The state attorney general is investigating whether Cuomo broke the law and used his aides to work on the book, allegedly using state resources for personal gain.
When Cuomo got permission from the state ethics board, they said it was to be done on “his own time and not on state time,” and “no state property, personnel or other resources” could be used, The Associated Press reported.
That board recently revoked its permission, according to the New York Post.
Now Cuomo, who resigned in disgrace in August over sexual harassment allegations, must reapply for the board’s OK, and if denied, he may have to give back some, if not all, of the $5.1 million to Crown Publishing.
A governor who focuses his efforts on writing a book to earn him millions in the midst of a pandemic that killed 56,000 people certainly doesn’t have his priorities straight at best and at worst, used taxpayer resources to line his pockets.
In 1976, $1M Spent on 15 Statues, Murals, Other Art
December 9, 2021
How does spending $100,000 in 1976 — $482,000 in 2021 dollars — on an 80-100-foot baseball bat made of red painted steel in the plaza of a federal building in Chicago sound?
That’s one example of how the General Services Administration spent more than $1 million — $4.8 million in 2021 dollars — on 15 statues, murals or works of art at federal buildings under the Art in Architecture program.
It earned the administration a Golden Fleece award from Sen. William Proxmire, a Democrat from Wisconsin, who gave the citation for wasteful and nonsensical spending, eventually handing out 168 such awards between 1975 and 1988.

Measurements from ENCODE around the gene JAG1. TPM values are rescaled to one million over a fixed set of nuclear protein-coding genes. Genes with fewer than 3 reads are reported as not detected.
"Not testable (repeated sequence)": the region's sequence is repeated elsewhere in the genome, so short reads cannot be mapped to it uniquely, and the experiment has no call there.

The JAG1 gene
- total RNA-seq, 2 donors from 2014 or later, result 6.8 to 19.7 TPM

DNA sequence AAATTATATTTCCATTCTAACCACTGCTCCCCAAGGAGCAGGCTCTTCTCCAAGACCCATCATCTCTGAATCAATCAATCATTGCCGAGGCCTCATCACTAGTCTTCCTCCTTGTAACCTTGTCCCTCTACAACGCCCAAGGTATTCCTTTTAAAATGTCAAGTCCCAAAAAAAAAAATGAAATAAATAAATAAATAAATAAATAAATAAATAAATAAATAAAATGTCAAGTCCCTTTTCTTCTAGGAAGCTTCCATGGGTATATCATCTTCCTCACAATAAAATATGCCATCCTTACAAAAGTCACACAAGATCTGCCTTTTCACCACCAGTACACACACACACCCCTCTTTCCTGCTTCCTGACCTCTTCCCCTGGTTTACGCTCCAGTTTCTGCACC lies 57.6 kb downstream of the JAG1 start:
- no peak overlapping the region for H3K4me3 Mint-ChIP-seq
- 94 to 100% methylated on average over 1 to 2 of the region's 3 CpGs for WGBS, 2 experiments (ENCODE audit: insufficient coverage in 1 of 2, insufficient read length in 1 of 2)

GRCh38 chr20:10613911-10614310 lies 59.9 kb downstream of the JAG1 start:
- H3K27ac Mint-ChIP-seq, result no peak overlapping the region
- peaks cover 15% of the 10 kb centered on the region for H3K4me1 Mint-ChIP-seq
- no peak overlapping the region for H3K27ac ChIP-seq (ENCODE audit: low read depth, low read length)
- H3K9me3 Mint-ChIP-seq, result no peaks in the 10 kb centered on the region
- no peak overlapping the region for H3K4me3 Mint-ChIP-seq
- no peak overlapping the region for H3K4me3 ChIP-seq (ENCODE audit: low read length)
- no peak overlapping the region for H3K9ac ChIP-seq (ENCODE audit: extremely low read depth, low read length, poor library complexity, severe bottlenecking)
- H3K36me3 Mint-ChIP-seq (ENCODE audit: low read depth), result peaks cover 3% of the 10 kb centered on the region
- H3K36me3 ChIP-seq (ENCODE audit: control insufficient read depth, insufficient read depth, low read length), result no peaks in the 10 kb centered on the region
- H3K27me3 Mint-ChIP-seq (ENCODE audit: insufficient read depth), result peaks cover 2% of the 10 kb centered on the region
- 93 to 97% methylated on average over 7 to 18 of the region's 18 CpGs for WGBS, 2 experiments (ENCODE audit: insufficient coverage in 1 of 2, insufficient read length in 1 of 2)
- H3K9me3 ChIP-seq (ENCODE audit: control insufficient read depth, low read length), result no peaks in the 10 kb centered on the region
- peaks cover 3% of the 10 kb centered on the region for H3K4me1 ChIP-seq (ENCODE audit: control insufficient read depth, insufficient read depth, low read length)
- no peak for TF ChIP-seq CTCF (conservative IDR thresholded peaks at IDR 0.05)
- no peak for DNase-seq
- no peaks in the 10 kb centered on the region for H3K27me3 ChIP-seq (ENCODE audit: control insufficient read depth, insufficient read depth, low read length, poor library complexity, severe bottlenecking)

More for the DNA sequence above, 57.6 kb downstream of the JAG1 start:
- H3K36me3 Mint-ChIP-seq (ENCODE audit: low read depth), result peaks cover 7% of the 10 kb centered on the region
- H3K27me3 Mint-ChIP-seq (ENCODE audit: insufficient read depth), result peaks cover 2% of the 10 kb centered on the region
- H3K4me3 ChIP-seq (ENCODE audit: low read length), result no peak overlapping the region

“I am not awarding the 'Fleece' to GSA because I am opposed to encouraging art," Proxmire said in 1976. “The concept is sound. But the execution leaves a lot to be desired.”
Calling baseball “our national game,” he suggested instead a statue of Babe Ruth, Ernie Banks, or Bill Madlock “would have some merit.”
“But a $100,000 bat paid for by all of America’s taxpayers is a strikeout with the bases loaded,” he said.
Other items funded by the $1 million included a $34,000 modern mural in Wilmington, Delaware; a sculpture for Las Cruces, New Mexico, which looks like the tale of a yellow whale; a steel sculpture in St. Paul, Minnesota for $42,500 which seems to be a rusty piece of farm machinery left out in the field”; a “rather mystifying” $45,000 sculpture for Rochester, New York; and a life-sized representation of a restaurant scene in Buffalo, New York for $60,000.